More than a quarter of Spirit’s flights are delayed. A new CEO is pledging better reliability.
Spirit Airlines Inc. is the carrier that leads the pack when it comes to customer gripes. With that in mind, its new boss is trying to repair one crucial aspect of the business: getting to your destination on time.
Spirit operated only 68 percent of its flights on time for the 12 months ended April 2016, as defined by the U.S. metric of a flight that gets to the gate within 14 minutes of scheduled arrival.
Chief Executive Officer Bob Fornaro says he’s been focused on reliability since his first day on the job six months ago. So has his board: In January, they amended executive compensation plans for 2016 to give on-time rate a 20 percent weighting in calculating managers’ bonuses, up from 10 percent.
“Over the years, we’ve never put enough emphasis on service,” Fornaro said June 20 in an interview with Bloomberg editors in New York. Now that’s changing.
Spirit’s official on-time showing improved to 73.8 percent in April but was still the worst in the U.S. airline industry and almost 11 percentage points below the average, according to the most recent Department of Transportation statistics. Spirit also canceled a higher percentage of its flights in April than any other carrier—1.7 percent.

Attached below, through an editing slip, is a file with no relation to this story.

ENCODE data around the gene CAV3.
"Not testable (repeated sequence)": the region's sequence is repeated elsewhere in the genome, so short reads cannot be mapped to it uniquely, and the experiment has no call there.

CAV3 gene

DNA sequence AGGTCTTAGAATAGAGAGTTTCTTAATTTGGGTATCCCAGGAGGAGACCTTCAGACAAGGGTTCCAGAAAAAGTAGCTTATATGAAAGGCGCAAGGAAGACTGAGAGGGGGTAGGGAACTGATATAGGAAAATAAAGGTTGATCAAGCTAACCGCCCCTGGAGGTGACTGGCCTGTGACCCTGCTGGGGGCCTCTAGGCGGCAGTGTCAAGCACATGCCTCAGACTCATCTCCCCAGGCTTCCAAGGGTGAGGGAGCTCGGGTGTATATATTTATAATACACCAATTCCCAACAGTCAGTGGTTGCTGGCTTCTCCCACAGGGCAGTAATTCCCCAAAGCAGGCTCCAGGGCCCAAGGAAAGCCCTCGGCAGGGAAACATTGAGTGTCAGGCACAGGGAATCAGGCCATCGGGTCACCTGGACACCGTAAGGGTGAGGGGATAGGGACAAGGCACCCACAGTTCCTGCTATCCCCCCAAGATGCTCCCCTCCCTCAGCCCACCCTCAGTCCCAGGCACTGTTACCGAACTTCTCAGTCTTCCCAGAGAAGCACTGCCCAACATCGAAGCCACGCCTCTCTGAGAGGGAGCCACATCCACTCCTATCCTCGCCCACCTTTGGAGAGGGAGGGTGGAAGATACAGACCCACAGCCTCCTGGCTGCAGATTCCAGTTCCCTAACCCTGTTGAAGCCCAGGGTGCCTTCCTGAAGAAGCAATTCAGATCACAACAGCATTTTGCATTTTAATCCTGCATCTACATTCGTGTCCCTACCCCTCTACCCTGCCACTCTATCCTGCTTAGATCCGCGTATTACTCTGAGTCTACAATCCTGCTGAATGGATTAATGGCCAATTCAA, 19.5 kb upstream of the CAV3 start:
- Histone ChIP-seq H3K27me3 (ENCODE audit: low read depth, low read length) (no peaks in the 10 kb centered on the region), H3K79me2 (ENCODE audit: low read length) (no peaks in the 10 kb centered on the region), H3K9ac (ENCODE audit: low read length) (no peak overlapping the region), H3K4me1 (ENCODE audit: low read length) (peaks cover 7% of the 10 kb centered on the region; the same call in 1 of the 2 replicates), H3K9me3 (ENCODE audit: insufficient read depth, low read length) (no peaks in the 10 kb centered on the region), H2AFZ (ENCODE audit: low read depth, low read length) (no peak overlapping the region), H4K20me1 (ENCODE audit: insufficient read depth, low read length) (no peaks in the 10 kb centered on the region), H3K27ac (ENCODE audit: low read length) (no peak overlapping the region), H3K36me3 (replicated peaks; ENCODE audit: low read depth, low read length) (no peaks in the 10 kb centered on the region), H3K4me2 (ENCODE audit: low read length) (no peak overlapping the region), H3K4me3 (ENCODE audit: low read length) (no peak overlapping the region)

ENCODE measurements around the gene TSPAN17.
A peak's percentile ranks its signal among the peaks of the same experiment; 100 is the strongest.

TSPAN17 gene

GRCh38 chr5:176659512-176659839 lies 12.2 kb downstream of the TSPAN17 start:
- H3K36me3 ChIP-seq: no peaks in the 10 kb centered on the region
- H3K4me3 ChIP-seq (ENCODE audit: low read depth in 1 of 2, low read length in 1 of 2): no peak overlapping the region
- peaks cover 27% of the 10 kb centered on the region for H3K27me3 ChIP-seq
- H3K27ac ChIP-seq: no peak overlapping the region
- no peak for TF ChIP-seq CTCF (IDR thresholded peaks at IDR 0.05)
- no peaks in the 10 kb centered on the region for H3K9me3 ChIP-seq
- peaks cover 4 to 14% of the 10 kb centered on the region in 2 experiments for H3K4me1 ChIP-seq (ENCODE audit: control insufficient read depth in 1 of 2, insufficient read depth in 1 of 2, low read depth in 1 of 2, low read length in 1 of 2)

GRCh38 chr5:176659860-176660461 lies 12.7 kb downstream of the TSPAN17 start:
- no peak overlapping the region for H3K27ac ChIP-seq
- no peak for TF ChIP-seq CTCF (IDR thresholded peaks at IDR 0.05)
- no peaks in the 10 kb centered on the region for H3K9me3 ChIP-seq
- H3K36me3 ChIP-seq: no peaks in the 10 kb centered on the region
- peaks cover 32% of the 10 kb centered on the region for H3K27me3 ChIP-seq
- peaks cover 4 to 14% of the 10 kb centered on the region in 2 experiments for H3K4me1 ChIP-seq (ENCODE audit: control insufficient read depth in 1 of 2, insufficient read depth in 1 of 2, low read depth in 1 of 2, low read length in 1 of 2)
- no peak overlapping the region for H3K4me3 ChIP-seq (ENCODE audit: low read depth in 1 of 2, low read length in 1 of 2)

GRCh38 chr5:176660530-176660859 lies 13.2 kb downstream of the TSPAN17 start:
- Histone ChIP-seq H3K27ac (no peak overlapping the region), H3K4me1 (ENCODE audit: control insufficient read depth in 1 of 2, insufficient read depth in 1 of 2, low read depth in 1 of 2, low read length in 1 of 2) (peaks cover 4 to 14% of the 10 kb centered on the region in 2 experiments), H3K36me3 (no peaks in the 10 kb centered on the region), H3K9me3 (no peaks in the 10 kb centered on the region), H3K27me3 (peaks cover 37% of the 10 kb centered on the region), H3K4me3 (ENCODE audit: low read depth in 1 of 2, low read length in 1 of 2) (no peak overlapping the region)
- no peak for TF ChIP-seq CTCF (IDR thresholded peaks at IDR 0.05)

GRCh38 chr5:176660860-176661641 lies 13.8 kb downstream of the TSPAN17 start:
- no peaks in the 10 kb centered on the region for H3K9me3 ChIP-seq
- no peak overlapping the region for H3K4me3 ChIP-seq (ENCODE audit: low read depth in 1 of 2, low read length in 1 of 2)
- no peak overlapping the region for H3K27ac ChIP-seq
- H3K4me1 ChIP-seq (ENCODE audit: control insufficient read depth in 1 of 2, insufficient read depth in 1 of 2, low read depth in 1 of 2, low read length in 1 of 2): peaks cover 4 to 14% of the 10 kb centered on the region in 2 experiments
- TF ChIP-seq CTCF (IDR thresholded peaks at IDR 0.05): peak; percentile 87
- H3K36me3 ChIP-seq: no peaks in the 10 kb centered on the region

Amid all these operational fixes, though, Spirit doesn’t want to get too good at showing up on time: A high on-time percentage can be expensive, especially for an ultra-low-cost operator. Getting closer to the 90th percentile means allotting more time for flights and ensuring everything goes right on the ground. Some airline experts equate it to “buying” on-time performance. This is why Spirit won’t challenge the industry leaders—Hawaiian Holdings Inc., Alaska Air Group Inc., and Delta Air Lines Inc.—at 90 percent and higher.
The goal is to find the right balance between cost and punctuality, the kind of calculus every carrier performs when building schedules.
“What is the right on-time performance number?” asks Steve Hozdulick, managing director of operational performance at Southwest Airlines Inc., which battled rampant delays in 2013-14. “What’s the right number to be competitive?” These are the questions airlines ask themselves.
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Published by bloomberg.com
June 27, 2016 — 6:00 AM EDT
Written by Justin Bachman
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